The link is to the actual Congressional Service report, a large pdf. You might want to read that instead of other's interpretations. Unfortunately the report amplifies lowering top tax rate further in the summary. That focus doesn't bode well for objectivity of the report, still the facts look solid. Above are the top 20 tax break identified for fiscal year 2014, if all are extended, plus their impact over the years.


Austerity Knocks Ireland into Recession

Yet another example of how stickin' it to the citizens doesn't work out too well:

Eurozone 'poster child' Ireland slumps back into recession - Ireland tumbled back into recession at the end of last year, dousing political claims that the "Celtic Tiger" has benefited from its tough austerity programme.


Bernanke Compares China's Currency Manipulation to the Gold Standard

I don't know if this was pure politics or what, but Federal Reserve chair Ben Bernanke compared pegging the yuan to the dollar to the Gold standard:

The problems of being on a gold standard can be seen in China’s decision to tie its currency to the U.S. dollar, Federal Reserve Chairman Ben Bernanke said Tuesday.

China is a modern example of the flaws similar to those of the gold standard, Bernanke said Tuesday in the first of four lectures at George Washington University. Because China ties it currency to the U.S. dollar, it could experience inflation, Bernanke said, noting that China’s currency has become more flexible lately.

“If the Fed lowers interest rates and stimulates the U.S. economy, that means also that essentially monetary policy becomes easier in China as well. Those low interest rates may not be appropriate for China,” Bernanke said. “China may experience inflation because it’s tied to U.S. monetary policy.”


Student Debt Tops $1 Trillion

The CFPB reported higher student loans than originally estimated:

Total student debt outstanding appears to have surpassed $1 trillion late last year, said officials at the Consumer Financial Protection Bureau, a federal agency created in the wake of the financial crisis. That would be roughly 16% higher than an estimate earlier this year by the Federal Reserve Bank of New York.

We have more horror stories on student loans from last week's Saturday reads. Additionally the Consumer Financial Protection Bureau is open for business and taking complaints on student loans and checking accounts.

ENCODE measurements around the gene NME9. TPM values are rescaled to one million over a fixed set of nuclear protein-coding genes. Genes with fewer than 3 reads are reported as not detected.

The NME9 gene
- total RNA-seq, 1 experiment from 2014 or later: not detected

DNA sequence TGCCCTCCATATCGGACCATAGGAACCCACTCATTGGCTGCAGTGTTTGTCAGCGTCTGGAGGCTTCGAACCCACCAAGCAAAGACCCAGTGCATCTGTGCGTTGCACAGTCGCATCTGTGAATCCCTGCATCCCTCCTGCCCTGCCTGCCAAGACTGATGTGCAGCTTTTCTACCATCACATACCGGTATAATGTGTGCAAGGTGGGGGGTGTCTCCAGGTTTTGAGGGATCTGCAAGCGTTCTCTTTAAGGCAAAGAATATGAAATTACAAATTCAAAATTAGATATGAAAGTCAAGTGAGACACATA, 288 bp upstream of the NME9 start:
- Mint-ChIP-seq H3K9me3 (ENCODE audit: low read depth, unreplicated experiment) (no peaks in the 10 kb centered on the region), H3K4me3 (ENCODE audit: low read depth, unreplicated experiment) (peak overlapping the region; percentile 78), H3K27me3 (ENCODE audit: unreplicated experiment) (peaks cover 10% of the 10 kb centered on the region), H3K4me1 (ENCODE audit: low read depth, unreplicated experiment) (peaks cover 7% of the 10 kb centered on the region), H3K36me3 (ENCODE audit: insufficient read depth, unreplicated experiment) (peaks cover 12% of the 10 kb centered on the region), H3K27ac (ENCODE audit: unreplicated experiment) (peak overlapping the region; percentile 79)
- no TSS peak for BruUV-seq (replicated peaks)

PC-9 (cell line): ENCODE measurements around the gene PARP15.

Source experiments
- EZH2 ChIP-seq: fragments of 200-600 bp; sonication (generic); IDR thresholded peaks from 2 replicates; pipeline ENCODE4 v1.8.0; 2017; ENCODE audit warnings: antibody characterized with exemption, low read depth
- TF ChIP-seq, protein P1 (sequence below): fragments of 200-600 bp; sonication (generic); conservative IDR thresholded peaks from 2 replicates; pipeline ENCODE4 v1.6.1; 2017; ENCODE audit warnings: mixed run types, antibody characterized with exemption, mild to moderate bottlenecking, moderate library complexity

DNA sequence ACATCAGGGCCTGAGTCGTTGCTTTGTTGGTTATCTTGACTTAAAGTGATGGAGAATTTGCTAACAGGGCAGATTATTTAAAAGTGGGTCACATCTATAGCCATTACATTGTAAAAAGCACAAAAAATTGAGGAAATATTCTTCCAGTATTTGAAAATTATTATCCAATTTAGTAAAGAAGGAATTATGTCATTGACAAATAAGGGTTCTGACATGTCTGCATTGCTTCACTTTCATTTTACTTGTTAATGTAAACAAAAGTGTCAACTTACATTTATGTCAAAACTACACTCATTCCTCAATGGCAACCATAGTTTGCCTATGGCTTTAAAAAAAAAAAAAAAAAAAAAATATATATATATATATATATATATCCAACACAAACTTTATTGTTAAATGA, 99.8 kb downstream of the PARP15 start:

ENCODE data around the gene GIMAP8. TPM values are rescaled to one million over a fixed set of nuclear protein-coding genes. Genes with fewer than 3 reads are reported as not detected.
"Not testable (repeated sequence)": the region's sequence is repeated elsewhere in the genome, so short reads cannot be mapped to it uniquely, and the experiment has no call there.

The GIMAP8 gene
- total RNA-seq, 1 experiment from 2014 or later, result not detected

Workplace Discrimination Costs $64 Billion

A new report says workplace discrimination costs businesses $64 billion a year. No surprise, here. We've seen many times six figure tech jobs where the person after hired is treated like shit almost immediately.

Workplace discrimination against employees based on race, gender or sexual orientation costs businesses an estimated $64 billion annually, a recent report from the Center For American Progress finds. The businesses incur costs in a variety of ways, including through the turnover of about 2 million employees who leave their jobs due to discrimination.


Business Insider Notices FRED

The Economic Populist uses FRED like a mad dog. Now others are recognizing the most fantastic economics data and graphing system out there, put together by a very small group and FREE!

And the charting tool can't be beat. It took us two seconds to make that initial claims vs. S&P 500 chart you see above. There are tons of sites out there that have data (including many commercial ones run by large enterprises that would like to dominate the financial data space) and none have come close to matching the simple elegance of FRED's charts. Want to compare the total volume of household savings as a percentage of GDP vs. the yield on the average CD? DONE (click the chart on the right to enlarge).

When I saw FRED's web hits statistics, frankly we're probably one of the largest page view generators for FRED, just by the configuration we use here for graphing. FRED ROCKS and this site has complimented the team, commented on the technology behind the site, many a time. It's nice so many others are realizing what a gift FRED is to make sense out of economic data. Watch out St. Louis Fed, Google is gonna steal that guy one day, seriously, and you know who I'm referring to.